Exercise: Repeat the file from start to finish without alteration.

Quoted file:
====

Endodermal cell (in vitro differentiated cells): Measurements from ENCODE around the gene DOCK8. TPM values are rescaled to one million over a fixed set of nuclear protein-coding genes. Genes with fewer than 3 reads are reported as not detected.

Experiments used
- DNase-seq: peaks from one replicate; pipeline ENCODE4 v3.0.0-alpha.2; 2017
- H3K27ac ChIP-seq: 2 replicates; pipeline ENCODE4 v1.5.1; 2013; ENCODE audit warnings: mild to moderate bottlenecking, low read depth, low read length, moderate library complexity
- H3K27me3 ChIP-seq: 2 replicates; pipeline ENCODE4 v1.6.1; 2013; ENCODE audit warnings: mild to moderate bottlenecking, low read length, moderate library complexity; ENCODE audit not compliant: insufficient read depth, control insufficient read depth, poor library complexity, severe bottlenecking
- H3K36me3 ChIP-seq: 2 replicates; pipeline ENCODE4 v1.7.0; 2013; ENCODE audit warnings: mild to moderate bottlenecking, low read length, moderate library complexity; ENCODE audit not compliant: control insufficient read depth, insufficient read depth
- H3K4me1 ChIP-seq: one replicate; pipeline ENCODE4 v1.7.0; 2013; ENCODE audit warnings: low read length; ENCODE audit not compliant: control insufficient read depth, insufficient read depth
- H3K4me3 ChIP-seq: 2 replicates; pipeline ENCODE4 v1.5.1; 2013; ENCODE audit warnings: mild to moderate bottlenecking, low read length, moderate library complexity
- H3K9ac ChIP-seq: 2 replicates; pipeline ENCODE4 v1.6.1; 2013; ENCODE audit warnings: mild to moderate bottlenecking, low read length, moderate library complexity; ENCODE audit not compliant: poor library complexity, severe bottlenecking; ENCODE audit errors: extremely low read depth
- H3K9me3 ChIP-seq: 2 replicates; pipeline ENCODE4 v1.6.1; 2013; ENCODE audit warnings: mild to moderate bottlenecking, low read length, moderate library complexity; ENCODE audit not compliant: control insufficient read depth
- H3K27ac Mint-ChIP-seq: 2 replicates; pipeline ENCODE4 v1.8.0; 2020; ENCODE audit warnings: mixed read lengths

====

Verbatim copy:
Endodermal cell (in vitro differentiated cells): Measurements from ENCODE around the gene DOCK8. TPM values are rescaled to one million over a fixed set of nuclear protein-coding genes. Genes with fewer than 3 reads are reported as not detected.

Experiments used
- DNase-seq: peaks from one replicate; pipeline ENCODE4 v3.0.0-alpha.2; 2017
- H3K27ac ChIP-seq: 2 replicates; pipeline ENCODE4 v1.5.1; 2013; ENCODE audit warnings: mild to moderate bottlenecking, low read depth, low read length, moderate library complexity
- H3K27me3 ChIP-seq: 2 replicates; pipeline ENCODE4 v1.6.1; 2013; ENCODE audit warnings: mild to moderate bottlenecking, low read length, moderate library complexity; ENCODE audit not compliant: insufficient read depth, control insufficient read depth, poor library complexity, severe bottlenecking
- H3K36me3 ChIP-seq: 2 replicates; pipeline ENCODE4 v1.7.0; 2013; ENCODE audit warnings: mild to moderate bottlenecking, low read length, moderate library complexity; ENCODE audit not compliant: control insufficient read depth, insufficient read depth
- H3K4me1 ChIP-seq: one replicate; pipeline ENCODE4 v1.7.0; 2013; ENCODE audit warnings: low read length; ENCODE audit not compliant: control insufficient read depth, insufficient read depth
- H3K4me3 ChIP-seq: 2 replicates; pipeline ENCODE4 v1.5.1; 2013; ENCODE audit warnings: mild to moderate bottlenecking, low read length, moderate library complexity
- H3K9ac ChIP-seq: 2 replicates; pipeline ENCODE4 v1.6.1; 2013; ENCODE audit warnings: mild to moderate bottlenecking, low read length, moderate library complexity; ENCODE audit not compliant: poor library complexity, severe bottlenecking; ENCODE audit errors: extremely low read depth
- H3K9me3 ChIP-seq: 2 replicates; pipeline ENCODE4 v1.6.1; 2013; ENCODE audit warnings: mild to moderate bottlenecking, low read length, moderate library complexity; ENCODE audit not compliant: control insufficient read depth
- H3K27ac Mint-ChIP-seq: 2 replicates; pipeline ENCODE4 v1.8.0; 2020; ENCODE audit warnings: mixed read lengths